In Denmark, they have the better option. Since the 1970’s, three generations of Danes have said, “Yes, Yes, Yes!” to a tax-funded system of trains, metro, light rail and buses. The results? You would NEVER want to rent a car, when visiting Denmark and, if you’re lucky enough to live there, your family might own one car…maybe…but two? Highly unlikely. In fact, a significant portion of the country prefers a carless existence.
Based upon my calculations, the average American contributes $5,000 a year to the “commuter car mass transit system.” The average Dane appears to pay about $925 more (in taxes and user fees) per year, for the pleasure of a wide-flung, reliable and extremely frequent system of trains, metro, light rail and buses. Yet, most Danes celebrate their good fortune. After all, who wouldn’t pay $925, to get back 200-300 hours spent in relentless rush hour traffic…every year?
In short, America’s system of “mass transportation via individually owned vehicles” is:
Doubles or triples commute times
Reduces overall happiness
And consumes huge swaths of land, devoted to freeways which (during rush hours) better resemble a parking lot.
Over the past year, as Americans have toyed with the idea of “doing things better,” I have often been the first to say, “There is no such thing as free lunch, free education, free medical care, or free anything!” Everything costs. Including all forms of transportation. The question we need to answer is: “How much does it cost, and which system gives us the most for our hard-earned buck?”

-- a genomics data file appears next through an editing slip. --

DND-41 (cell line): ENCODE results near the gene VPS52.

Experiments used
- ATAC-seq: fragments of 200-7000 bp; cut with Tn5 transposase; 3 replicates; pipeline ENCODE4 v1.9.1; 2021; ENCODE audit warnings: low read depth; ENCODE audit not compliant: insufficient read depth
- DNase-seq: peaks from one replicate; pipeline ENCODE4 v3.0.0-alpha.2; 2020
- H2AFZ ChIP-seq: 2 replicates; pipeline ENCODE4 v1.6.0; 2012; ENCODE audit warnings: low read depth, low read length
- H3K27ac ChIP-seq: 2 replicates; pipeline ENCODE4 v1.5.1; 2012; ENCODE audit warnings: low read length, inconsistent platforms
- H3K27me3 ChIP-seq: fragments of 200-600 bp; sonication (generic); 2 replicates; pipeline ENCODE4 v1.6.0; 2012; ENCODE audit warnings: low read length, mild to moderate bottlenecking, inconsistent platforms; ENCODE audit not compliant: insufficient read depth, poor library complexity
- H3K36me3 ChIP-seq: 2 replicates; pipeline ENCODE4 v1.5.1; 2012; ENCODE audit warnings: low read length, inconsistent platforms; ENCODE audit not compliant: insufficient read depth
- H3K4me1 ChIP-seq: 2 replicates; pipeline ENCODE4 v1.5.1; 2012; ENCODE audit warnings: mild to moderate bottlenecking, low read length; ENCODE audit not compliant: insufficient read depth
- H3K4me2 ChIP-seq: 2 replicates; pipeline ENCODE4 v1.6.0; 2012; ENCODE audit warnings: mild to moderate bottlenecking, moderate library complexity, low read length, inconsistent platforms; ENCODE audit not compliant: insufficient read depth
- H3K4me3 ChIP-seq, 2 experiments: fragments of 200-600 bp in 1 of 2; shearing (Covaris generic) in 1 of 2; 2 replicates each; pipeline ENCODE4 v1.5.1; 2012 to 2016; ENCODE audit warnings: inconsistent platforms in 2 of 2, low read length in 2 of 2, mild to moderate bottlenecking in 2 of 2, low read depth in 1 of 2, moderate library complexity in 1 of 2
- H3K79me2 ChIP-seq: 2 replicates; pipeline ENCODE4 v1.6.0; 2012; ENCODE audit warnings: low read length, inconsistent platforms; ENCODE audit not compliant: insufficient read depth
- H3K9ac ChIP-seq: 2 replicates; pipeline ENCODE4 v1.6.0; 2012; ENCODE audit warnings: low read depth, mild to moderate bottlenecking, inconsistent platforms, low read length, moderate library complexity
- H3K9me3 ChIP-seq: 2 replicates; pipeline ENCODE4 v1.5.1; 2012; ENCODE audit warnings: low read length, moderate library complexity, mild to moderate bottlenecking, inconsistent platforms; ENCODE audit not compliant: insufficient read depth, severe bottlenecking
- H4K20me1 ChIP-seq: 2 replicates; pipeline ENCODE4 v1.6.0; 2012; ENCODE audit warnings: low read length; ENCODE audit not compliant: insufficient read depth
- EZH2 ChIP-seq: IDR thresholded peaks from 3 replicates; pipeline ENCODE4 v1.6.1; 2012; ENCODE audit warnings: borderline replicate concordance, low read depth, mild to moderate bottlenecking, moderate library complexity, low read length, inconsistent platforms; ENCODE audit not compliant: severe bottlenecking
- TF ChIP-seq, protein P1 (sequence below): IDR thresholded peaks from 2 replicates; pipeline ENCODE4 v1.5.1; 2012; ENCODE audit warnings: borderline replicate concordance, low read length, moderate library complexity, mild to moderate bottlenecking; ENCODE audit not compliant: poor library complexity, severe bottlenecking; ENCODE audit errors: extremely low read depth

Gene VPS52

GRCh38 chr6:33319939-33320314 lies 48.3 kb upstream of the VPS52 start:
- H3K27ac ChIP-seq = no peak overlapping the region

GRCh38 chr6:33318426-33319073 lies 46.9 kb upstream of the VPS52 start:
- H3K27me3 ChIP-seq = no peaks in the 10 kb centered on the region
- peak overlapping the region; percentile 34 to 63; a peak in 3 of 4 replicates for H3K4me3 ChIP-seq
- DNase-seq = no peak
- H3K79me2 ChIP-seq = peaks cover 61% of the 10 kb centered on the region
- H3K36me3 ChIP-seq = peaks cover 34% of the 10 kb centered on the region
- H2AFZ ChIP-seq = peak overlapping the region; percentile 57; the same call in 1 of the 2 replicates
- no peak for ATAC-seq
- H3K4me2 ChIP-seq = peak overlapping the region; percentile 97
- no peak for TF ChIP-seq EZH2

When Americans say “less taxes,” they often forget to follow that up with, “more individual out-of-pocket expenses.” America’s mass transit system (comprised of individual vehicles) may not raise our taxes, but it drains us of funds, health and energy on a daily basis. The sooner we accept the fact that some systems are better off being funded by taxes, the sooner we can begin the important work of evaluating (with a clear head) which is which. One way or another, everything is getting paid for and I’d like to believe that Americans are capable of choosing the more fiscally sound & environmentally sustainable option…whatever it might be.
Why do we appear to be stuck in an endless argument that leads to no new solutions? I suppose it might have something to do with (1) discouragement of citizen involvement, (2) well-funded lobbyists, (3) lack of campaign finance reform, (4) an increasingly under-educated population, and (5) the financial interests of those who profit from the current system.
All of which are reasons to read up on Bernie Sanders’ Campaign Platform and to get involved. Right now. Today. Change is always hard. But, in 2016, not changing is the choice that will hurt the most.